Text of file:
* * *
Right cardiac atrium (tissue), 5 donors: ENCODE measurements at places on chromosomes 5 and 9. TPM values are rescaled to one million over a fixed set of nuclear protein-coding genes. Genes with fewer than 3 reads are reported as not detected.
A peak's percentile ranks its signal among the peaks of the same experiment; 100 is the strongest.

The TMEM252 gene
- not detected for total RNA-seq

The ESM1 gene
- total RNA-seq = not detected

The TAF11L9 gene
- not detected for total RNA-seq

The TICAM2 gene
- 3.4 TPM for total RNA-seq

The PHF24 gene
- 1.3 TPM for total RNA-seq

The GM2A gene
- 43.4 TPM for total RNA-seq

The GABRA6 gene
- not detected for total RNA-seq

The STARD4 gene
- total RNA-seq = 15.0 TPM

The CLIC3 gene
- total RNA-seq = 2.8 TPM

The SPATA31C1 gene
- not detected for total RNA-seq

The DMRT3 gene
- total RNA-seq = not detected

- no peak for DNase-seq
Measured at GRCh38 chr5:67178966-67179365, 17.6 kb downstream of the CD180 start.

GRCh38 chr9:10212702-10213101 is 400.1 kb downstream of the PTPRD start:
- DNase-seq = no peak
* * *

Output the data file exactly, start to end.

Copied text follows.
Right cardiac atrium (tissue), 5 donors: ENCODE measurements at places on chromosomes 5 and 9. TPM values are rescaled to one million over a fixed set of nuclear protein-coding genes. Genes with fewer than 3 reads are reported as not detected.
A peak's percentile ranks its signal among the peaks of the same experiment; 100 is the strongest.

The TMEM252 gene
- not detected for total RNA-seq

The ESM1 gene
- total RNA-seq = not detected

The TAF11L9 gene
- not detected for total RNA-seq

The TICAM2 gene
- 3.4 TPM for total RNA-seq

The PHF24 gene
- 1.3 TPM for total RNA-seq

The GM2A gene
- 43.4 TPM for total RNA-seq

The GABRA6 gene
- not detected for total RNA-seq

The STARD4 gene
- total RNA-seq = 15.0 TPM

The CLIC3 gene
- total RNA-seq = 2.8 TPM

The SPATA31C1 gene
- not detected for total RNA-seq

The DMRT3 gene
- total RNA-seq = not detected

- no peak for DNase-seq
Measured at GRCh38 chr5:67178966-67179365, 17.6 kb downstream of the CD180 start.

GRCh38 chr9:10212702-10213101 is 400.1 kb downstream of the PTPRD start:
- DNase-seq = no peak